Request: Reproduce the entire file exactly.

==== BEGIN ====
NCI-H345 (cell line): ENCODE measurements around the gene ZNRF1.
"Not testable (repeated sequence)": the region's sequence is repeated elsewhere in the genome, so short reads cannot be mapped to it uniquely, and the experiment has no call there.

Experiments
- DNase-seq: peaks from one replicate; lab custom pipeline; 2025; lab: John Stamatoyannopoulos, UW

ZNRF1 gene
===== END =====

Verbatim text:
NCI-H345 (cell line): ENCODE measurements around the gene ZNRF1.
"Not testable (repeated sequence)": the region's sequence is repeated elsewhere in the genome, so short reads cannot be mapped to it uniquely, and the experiment has no call there.

Experiments
- DNase-seq: peaks from one replicate; lab custom pipeline; 2025; lab: John Stamatoyannopoulos, UW

ZNRF1 gene